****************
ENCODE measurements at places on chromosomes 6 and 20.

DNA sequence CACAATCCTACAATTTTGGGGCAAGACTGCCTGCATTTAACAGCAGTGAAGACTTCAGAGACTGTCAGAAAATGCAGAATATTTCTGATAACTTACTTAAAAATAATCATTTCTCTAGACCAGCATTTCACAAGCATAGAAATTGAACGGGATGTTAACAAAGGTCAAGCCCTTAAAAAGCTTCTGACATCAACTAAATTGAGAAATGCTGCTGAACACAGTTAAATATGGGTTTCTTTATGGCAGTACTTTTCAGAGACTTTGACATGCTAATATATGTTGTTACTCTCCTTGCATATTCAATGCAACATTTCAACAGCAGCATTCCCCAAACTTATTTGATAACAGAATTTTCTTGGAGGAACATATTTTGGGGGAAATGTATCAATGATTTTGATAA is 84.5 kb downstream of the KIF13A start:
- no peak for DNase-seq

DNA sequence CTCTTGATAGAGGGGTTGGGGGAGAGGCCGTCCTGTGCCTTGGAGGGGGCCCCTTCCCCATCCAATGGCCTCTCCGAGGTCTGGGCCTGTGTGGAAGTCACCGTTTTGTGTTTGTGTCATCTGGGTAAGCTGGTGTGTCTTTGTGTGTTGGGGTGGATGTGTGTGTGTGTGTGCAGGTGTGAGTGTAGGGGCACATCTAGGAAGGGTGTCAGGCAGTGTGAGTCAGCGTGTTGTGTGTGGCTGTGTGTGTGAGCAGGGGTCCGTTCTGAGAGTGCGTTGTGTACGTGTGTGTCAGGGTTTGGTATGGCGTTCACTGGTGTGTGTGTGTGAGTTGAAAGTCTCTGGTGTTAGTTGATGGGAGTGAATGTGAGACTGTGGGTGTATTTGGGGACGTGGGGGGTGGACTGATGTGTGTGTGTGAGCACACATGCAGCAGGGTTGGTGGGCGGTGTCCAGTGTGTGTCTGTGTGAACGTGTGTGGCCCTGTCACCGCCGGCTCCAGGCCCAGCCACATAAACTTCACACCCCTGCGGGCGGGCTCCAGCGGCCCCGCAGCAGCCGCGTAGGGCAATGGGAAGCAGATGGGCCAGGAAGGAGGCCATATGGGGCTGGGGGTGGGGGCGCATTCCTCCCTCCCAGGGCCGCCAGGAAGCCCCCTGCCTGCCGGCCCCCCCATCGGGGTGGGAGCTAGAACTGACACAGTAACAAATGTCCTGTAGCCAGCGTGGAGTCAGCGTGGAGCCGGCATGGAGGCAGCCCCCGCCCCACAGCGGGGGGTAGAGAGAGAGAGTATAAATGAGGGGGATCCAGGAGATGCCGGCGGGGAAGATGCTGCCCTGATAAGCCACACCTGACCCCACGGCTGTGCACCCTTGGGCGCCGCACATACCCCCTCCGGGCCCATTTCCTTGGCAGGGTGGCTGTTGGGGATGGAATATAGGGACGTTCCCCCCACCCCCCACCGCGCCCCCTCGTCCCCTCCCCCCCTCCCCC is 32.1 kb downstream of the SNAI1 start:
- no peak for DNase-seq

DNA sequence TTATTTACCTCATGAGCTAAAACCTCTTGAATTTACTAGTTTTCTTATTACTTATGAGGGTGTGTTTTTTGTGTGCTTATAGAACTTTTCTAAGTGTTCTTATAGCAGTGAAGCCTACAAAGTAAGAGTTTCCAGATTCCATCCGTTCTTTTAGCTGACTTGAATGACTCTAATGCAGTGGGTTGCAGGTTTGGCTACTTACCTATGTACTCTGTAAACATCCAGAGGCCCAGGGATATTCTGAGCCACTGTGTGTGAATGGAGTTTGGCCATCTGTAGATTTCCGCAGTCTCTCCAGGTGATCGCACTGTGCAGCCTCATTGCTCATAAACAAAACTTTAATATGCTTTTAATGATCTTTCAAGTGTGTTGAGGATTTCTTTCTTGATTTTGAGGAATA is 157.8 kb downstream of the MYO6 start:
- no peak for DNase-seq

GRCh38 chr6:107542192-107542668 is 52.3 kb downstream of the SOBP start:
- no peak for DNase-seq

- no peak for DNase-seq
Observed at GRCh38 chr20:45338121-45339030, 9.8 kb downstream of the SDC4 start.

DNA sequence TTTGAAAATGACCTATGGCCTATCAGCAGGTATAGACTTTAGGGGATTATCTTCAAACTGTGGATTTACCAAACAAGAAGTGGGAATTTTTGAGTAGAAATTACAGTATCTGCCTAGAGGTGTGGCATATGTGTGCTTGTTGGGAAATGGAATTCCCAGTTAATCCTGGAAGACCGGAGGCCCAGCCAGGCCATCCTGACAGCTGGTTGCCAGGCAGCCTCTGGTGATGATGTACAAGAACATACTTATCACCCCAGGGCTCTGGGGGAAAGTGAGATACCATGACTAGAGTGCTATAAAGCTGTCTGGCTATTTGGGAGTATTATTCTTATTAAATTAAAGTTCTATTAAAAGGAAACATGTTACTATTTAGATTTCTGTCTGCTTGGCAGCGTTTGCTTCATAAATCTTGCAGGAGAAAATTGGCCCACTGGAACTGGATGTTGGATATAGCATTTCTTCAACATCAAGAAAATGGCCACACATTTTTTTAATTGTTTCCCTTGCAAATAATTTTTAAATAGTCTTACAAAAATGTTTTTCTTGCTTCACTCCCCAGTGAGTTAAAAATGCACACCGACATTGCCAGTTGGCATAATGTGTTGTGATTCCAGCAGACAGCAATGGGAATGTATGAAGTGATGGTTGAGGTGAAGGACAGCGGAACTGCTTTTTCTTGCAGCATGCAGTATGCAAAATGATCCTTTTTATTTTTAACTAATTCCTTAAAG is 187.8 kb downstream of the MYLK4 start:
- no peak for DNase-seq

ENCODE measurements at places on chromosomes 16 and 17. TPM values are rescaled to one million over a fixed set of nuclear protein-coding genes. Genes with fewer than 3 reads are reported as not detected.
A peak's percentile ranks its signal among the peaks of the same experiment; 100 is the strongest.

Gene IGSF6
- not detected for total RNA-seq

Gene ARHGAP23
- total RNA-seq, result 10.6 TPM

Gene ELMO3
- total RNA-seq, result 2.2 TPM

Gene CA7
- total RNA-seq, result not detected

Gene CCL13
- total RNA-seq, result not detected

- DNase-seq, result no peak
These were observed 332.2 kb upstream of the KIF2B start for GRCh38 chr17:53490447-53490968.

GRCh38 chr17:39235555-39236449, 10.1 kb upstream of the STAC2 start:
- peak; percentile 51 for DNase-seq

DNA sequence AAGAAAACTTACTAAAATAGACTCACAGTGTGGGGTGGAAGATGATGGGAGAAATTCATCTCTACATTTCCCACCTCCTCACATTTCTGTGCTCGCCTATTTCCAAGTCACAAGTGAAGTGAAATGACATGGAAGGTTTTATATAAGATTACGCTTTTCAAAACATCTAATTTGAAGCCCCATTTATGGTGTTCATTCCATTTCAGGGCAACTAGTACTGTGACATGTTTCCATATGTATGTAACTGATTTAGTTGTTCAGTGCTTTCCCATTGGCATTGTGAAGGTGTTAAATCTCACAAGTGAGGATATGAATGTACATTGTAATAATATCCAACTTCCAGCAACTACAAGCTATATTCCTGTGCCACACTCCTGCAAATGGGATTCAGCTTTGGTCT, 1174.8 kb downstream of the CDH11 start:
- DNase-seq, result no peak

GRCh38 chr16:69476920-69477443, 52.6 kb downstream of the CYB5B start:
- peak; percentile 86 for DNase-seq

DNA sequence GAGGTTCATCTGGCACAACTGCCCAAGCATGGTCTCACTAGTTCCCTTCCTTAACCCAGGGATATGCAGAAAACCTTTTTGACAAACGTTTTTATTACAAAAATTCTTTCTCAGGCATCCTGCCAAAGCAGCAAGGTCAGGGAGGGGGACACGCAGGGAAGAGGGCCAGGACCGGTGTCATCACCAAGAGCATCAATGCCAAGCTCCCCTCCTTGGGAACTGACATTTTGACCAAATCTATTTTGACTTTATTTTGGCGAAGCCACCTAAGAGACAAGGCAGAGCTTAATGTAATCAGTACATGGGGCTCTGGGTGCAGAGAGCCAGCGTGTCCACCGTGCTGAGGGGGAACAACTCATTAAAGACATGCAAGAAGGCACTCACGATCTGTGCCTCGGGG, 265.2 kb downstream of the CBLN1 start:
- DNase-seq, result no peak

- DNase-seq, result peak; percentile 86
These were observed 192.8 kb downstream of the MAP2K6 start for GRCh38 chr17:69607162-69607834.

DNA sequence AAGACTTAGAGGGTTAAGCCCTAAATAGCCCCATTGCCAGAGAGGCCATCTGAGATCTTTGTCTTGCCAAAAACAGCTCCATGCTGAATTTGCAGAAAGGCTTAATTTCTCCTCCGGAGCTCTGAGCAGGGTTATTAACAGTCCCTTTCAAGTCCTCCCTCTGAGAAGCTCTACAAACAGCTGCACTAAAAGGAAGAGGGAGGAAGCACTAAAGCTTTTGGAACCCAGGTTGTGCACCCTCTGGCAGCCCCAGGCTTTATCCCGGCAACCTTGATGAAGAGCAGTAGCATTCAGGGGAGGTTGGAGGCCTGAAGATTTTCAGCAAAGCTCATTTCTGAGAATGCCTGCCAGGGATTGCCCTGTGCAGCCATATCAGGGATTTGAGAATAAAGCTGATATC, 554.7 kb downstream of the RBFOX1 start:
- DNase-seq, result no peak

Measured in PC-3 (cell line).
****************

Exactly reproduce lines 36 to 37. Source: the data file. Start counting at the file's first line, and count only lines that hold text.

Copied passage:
- DNase-seq, result peak; percentile 86
These were observed 192.8 kb downstream of the MAP2K6 start for GRCh38 chr17:69607162-69607834.